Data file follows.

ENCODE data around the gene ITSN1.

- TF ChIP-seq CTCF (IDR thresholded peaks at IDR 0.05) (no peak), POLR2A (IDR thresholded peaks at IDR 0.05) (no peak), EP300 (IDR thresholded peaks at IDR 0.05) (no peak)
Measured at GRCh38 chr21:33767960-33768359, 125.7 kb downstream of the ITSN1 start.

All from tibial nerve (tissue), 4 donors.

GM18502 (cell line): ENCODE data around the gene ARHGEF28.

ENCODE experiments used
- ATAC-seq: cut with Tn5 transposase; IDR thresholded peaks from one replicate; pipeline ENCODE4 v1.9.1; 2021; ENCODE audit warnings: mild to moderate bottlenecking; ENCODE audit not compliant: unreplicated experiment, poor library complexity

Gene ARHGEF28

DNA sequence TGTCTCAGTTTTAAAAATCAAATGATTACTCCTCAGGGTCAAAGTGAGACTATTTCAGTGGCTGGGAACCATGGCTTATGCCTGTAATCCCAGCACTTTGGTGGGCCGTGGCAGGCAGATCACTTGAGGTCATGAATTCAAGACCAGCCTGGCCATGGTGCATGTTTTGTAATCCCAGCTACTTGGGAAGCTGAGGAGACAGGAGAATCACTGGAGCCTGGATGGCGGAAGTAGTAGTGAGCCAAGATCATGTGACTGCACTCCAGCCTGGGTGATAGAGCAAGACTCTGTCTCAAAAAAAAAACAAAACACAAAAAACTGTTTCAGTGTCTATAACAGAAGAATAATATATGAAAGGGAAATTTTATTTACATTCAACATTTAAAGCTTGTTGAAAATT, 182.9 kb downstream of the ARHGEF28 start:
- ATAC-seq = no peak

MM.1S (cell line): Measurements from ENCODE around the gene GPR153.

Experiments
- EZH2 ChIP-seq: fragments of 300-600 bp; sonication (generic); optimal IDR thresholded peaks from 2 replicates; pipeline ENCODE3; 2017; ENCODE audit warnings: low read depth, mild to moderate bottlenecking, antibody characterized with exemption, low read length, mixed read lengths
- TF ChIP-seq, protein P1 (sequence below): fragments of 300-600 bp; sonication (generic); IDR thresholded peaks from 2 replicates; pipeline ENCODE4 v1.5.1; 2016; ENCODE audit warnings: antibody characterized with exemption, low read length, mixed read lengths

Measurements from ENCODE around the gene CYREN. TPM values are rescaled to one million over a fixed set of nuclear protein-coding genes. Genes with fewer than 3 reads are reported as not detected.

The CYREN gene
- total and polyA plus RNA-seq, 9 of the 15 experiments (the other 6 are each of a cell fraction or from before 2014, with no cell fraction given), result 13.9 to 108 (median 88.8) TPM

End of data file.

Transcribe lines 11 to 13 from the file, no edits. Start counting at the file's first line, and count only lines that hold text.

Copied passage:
MM.1S (cell line): Measurements from ENCODE around the gene GPR153.

Experiments
- EZH2 ChIP-seq: fragments of 300-600 bp; sonication (generic); optimal IDR thresholded peaks from 2 replicates; pipeline ENCODE3; 2017; ENCODE audit warnings: low read depth, mild to moderate bottlenecking, antibody characterized with exemption, low read length, mixed read lengths